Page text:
The responsibility for deciding whether the amended off-payroll working rules apply will fall on the organisation receiving the individual's services. The guidance lays out the four key steps an organisation should take in order to ensure a smooth transition, including identifying affected individuals and implementing new processes to ensure the organisation is prepared.
Permission for Supreme Court appeal granted to Morrisons in data breach case
In October last year, we
reported the Court of Appeal’s decision that Morrisons was vicariously liable for the actions of a “rogue” employee who deliberately and maliciously breached the data of 100,000 staff members.
The Supreme Court has now granted permission for Morrisons to appeal the Court of Appeal's judgment.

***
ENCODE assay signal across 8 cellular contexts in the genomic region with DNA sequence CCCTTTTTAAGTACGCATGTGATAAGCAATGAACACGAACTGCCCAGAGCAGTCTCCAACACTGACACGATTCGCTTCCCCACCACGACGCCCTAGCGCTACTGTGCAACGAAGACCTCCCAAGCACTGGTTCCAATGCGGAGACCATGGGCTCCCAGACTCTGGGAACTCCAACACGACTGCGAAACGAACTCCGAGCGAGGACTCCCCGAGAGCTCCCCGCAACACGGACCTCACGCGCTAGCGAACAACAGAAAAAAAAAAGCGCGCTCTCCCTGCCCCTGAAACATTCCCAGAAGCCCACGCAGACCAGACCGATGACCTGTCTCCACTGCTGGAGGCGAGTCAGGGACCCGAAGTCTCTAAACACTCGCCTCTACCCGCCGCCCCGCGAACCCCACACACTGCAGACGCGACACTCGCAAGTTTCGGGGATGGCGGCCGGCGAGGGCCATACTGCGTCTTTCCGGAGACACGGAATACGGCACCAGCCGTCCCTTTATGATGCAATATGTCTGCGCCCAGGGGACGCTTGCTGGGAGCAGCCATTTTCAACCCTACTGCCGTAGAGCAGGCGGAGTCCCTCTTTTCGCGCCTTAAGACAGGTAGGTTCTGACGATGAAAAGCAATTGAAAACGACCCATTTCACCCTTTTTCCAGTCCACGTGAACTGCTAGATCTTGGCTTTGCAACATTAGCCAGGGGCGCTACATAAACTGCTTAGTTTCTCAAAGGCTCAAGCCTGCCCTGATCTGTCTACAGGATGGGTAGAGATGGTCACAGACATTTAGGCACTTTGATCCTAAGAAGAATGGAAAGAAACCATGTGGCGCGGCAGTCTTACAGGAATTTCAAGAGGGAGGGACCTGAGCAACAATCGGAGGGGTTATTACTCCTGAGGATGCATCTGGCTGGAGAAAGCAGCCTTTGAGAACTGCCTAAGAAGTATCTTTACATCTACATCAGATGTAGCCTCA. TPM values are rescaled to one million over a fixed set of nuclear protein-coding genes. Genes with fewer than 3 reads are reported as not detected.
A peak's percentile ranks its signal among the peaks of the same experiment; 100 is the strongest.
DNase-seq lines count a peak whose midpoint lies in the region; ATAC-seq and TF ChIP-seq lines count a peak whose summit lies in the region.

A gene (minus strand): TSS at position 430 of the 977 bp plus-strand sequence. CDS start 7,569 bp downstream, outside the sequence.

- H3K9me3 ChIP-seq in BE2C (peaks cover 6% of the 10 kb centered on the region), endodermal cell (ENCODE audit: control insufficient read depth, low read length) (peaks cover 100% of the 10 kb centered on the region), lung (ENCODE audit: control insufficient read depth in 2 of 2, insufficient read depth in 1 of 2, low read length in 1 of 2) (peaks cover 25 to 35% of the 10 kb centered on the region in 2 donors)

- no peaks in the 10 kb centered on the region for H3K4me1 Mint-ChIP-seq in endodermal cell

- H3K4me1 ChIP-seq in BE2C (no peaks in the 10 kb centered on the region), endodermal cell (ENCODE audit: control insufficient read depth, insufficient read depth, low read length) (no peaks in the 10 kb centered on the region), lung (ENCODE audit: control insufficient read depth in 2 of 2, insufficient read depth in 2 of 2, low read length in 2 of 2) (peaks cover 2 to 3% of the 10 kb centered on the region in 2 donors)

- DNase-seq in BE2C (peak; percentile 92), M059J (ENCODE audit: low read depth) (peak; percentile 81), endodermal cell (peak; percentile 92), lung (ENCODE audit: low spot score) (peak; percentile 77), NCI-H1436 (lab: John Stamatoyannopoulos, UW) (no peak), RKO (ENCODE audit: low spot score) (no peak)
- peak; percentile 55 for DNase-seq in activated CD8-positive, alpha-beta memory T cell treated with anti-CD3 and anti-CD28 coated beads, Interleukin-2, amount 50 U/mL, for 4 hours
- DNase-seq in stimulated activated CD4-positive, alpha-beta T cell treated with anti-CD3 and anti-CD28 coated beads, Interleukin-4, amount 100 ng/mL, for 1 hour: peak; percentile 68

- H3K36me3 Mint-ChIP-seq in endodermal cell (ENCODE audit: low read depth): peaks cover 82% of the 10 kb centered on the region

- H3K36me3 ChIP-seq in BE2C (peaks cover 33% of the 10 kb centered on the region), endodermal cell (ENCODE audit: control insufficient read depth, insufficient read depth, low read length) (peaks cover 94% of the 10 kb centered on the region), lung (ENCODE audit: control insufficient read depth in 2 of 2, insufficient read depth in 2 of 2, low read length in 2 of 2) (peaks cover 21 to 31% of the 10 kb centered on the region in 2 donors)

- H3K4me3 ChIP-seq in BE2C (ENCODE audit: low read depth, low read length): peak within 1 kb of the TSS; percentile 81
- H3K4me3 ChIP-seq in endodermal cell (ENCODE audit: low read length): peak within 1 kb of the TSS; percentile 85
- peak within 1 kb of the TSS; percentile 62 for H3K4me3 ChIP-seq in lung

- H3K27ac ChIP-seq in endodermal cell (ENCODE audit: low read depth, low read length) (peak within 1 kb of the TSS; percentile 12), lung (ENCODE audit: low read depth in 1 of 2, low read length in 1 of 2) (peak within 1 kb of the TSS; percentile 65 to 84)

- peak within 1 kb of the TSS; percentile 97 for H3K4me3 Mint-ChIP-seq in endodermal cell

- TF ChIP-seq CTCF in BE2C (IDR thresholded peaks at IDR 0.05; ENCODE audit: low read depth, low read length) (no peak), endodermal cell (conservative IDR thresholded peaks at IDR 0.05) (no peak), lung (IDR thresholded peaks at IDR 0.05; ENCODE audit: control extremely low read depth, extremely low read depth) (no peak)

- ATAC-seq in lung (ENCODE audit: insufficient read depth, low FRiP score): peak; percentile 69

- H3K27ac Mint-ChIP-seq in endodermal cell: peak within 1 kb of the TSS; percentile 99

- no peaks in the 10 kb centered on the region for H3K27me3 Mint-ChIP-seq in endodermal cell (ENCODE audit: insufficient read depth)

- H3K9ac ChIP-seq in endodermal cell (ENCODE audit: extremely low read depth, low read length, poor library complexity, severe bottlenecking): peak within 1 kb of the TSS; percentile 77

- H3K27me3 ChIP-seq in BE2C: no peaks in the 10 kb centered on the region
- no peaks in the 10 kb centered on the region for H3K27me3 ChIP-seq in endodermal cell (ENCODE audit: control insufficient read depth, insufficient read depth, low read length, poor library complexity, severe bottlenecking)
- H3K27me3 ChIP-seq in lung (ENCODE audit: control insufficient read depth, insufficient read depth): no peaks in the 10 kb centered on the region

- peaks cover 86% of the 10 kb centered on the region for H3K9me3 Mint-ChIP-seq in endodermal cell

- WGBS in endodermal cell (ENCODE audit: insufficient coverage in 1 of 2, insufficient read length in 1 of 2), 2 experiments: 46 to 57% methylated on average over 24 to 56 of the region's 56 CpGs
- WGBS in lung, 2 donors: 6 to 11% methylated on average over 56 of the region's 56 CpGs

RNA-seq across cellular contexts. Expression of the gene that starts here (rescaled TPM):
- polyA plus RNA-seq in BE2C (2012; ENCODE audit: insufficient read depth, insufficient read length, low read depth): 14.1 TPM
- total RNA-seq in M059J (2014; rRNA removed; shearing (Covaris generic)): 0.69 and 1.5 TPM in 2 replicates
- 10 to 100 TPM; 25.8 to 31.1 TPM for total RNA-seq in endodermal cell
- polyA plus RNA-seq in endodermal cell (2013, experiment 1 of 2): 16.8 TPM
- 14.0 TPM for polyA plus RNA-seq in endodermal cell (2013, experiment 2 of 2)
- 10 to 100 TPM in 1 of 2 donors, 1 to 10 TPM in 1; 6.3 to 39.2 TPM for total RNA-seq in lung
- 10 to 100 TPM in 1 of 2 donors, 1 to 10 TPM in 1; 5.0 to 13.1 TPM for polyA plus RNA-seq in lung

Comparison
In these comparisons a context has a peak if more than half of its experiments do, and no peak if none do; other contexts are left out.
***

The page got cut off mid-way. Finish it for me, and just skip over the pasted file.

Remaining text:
Productivity loss of 14 million days annually due to menopause symptoms
Research commissioned by Health & Her and supplemented by the Office of National Statistics has revealed that time taken off work because of menopausal symptoms causes a productivity loss of 14 million working days annually. Women aged 50 to 64 “are the fastest growing economically active group,” and also the most affected by this issue.
The study revealed that almost one third of working women aged 50 to 64 were taking time off work to relieve menopause symptoms. Over half were then working in their own time in order to make up the time. Perhaps most starkly, over 370,000 women admitted they had either left or had considered leaving their career owing to the difficulties of going through the menopause in the workplace. Menopause at Work Trainer and Health & Her expert Julie Dennis proposes three ways that organisations can attempt to alleviate the position for women suffering from menopausal issues, including greater education, opening up conversations, and electing champions and ambassadors to lead change.